Water Filters for Your Home
Purchase and install a water filtration system to improve the purity of your home’s tap water. To better understand the type of water filter you’ll need, order a water test or request a water quality report from your local utility provider. You’ll learn what types of contaminants you need to filter out. Here are some common types of home water filters.
UV Water Filters
An ultraviolet (UV) filter is one of the more common water filters available. This purification device exposes the water to ultraviolet light, killing various types of viruses and bacteria, including E. coli. A UV filter needs electricity to operate. This filter only kills viruses and bacteria. A UV filter does not remove sediment, heavy metals, or chemicals from your drinking water.
A water ionizer uses electrolysis to separate water into acidic and alkaline components. Most water ionizers contain an additional filter that removes chlorine, herbicides, and heavy metals. An ionizer produces water that is safer and healthier to drink. However, these purifiers are costly and tend to be slow to produce pure water.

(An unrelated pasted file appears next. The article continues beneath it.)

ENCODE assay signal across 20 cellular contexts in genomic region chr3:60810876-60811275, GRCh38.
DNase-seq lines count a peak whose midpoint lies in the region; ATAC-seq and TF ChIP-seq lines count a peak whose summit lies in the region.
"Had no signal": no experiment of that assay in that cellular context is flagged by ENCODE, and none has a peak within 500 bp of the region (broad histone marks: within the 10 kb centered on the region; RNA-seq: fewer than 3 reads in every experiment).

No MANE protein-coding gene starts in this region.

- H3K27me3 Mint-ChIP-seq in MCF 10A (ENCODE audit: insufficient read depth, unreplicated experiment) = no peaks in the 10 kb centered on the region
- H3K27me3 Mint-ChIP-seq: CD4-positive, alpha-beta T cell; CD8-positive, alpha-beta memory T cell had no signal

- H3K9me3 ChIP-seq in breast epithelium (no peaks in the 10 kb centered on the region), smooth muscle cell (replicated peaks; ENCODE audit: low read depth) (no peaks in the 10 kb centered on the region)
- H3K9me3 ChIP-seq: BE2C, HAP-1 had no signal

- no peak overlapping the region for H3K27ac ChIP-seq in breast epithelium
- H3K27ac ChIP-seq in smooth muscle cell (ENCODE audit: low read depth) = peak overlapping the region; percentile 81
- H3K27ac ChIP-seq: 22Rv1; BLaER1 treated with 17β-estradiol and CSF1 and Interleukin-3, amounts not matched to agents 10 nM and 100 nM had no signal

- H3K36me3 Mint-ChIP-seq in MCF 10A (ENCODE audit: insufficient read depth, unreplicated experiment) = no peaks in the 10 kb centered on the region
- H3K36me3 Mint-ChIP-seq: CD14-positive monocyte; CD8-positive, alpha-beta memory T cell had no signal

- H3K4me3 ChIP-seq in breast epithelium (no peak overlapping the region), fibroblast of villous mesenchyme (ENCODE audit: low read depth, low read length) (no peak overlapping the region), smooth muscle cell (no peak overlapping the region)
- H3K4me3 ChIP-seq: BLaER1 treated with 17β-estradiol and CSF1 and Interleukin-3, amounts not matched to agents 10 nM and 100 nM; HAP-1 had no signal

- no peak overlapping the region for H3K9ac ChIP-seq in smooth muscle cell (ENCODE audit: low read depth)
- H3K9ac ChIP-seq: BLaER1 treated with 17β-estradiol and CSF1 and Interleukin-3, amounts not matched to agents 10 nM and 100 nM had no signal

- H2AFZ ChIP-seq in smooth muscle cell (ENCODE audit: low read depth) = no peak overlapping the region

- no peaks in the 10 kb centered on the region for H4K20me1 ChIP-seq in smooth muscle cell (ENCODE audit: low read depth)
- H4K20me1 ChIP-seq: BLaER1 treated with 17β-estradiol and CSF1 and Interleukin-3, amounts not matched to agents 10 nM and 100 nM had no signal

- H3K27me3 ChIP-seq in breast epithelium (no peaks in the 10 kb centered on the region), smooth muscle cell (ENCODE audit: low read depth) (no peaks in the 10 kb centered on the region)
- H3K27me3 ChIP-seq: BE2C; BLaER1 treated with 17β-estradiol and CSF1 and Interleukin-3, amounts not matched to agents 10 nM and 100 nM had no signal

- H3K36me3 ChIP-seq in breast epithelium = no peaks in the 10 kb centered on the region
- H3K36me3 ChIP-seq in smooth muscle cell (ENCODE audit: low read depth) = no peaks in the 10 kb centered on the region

A water distiller removes bacteria and organic contaminants like benzene from your water supply. A distiller purifies the water by heating it. This process produces steam which cools and runs through an activated charcoal filter. The purified water is then stored in a reservoir for your use. Distillation kills many types of bacteria and this type of filtration system can last for years. The distillation process can be slow and even beneficial minerals are filtered out.
Reverse osmosis (RO) uses a semipermeable membrane to filter inorganic compounds from your water. The filter applies pressure to the water to move it through the membrane which flushes out contaminants.
Activated Carbon Filters for Your Drinking Water
Activated carbon filters may be the most commonly used filters in homes. The filter uses charcoal to absorb impurities while allowing the clean water to flow through. This type of filter improves the taste and smell of drinking water. Activated carbon filters clean the water fairly quickly. They cannot remove viruses or dissolved solids. If your water has high sediment, you might install a separate sediment filter to help the activated carbon system last longer.